A man shot by police while waving a two by four on a Vancouver street in 2014 was arrested months before outside a Richmond casino for kicking down garbage cans and displaying homicidal thoughts, a British Columbia coroner’s inquest into the death heard Monday.

Tony Du was a “gentle giant” most of the time, but he was also a gambling addict who was banned by Lower Mainland casinos. He still found his way in to lose money, however, prompting stress and anger that added to his chronic schizophrenia, the court heard.

“He had lost all of his money, he was angry, he spent quite excessively and he felt guilty that his mother was taking care of him rather than the other way around,” said his psychiatrist, Dr. Soma Ganesan.

Du told police at the time of the Richmond incident that he had stopped taking psychiatric medications and was brought to local hospital, the inquest heard, but a report of that incident never made its way to his primary care physician.

“Taken by police because he was outside the casino kicking over garbage cans,” Vancouver lawyer Karen Liang read from the record of the incident from July 4, 2014.

“Screaming he wanted to kill someone. Police reported incoherent speech, that he said he lived in the sky. He told police he stopped taking psychiatric medications,” she read.

Du’s physician, Dr. Felix Tam, testified he was in regular contact with his patient for 25 years, through a lifelong and largely treated psychiatric disorder that was also treated by a team of psychiatrists and another psychiatrist. But Tam appeared surprised on the stand when asked about the hospital record.

“I don’t recall it. I have no knowledge of this,” he said.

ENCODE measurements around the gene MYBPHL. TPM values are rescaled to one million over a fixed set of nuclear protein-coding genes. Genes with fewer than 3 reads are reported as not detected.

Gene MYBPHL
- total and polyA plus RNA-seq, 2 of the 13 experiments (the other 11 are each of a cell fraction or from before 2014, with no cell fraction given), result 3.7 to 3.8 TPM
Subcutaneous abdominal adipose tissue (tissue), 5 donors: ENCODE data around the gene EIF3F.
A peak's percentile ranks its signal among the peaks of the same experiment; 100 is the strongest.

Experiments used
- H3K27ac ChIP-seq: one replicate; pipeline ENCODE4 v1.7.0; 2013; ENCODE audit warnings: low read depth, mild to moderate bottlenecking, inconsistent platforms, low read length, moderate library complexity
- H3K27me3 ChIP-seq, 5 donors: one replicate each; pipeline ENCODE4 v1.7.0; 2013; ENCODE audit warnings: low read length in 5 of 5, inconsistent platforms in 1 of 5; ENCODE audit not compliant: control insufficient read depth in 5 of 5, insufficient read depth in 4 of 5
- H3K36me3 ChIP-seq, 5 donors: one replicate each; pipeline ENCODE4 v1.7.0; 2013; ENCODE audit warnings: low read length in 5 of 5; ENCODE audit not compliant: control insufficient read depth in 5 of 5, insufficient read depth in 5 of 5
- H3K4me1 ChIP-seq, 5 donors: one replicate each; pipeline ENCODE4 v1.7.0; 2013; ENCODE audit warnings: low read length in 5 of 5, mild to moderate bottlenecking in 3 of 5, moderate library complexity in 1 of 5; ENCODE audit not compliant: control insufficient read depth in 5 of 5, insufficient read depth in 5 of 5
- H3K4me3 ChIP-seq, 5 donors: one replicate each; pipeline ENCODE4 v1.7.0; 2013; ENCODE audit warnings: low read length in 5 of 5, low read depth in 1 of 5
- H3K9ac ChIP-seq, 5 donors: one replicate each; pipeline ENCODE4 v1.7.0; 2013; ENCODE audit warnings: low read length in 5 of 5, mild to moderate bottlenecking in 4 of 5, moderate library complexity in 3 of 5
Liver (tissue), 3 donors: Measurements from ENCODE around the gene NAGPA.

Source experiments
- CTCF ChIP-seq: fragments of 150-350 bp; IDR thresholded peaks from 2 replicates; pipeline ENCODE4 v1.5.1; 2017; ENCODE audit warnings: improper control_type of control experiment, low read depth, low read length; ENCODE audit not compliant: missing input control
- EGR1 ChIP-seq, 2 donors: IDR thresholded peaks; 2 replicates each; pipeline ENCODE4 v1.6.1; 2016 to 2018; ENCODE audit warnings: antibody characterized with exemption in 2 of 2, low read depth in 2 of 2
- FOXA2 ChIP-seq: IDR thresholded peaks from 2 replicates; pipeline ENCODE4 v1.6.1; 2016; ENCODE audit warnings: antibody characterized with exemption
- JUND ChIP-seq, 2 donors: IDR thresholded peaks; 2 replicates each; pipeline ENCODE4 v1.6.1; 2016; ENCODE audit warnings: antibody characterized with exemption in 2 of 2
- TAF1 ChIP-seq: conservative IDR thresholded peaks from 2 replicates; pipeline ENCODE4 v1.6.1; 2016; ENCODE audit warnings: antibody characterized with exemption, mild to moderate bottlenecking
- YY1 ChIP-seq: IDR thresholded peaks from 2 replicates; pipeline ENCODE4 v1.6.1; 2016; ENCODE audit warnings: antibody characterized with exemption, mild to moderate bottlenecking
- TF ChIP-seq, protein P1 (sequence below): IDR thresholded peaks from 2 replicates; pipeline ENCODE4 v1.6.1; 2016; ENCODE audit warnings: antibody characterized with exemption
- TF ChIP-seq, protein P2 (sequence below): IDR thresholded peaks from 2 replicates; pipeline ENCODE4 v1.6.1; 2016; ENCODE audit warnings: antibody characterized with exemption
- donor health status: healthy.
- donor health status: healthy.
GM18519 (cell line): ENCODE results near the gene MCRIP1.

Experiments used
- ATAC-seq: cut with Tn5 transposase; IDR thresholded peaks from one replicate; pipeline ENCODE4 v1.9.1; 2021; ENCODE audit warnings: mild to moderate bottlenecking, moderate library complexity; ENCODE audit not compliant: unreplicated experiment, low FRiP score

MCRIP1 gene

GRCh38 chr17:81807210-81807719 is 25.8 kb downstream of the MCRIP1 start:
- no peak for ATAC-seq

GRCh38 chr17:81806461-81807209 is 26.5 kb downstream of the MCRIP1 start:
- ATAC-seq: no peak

Instead, Tam said it was by coincidence a few months later that he asked Du’s nephew about him.

“I was quite shocked when I heard it happened. Nine, ten months I hadn’t seen him. I asked his nephew and he said ‘my uncle got shot dead over the weekend.’ I just happened to ask on the Monday,” he said.

Du was shot dead after police were called to a scene at Knight Street near East 41st Avenue on November 22, 2014.

Ganesan said Du was a “nice guy,” but was prone to losing his temper, citing two incidents involving visits to casinos.

“He would always regret that behaviour,” the psychiatrist said. “There is an increased behavioral issue with gambling among those who are mentally ill, and the concurrent factors make people lose control and become aggressive.”

He said he had never been called by casino security about his client – but said Du would tell him what happened. He said casinos need to do more about letting doctors know about what is happening with their patients.

“This is a systemic problem,” he said.

B.C. casinos offer the “self-exclusion program” which is a voluntary way that gamblers can exclude themselves from their properties.

However, investigations have shown that the program is spotty in enforcement, and often lets addicted gamblers in anyway.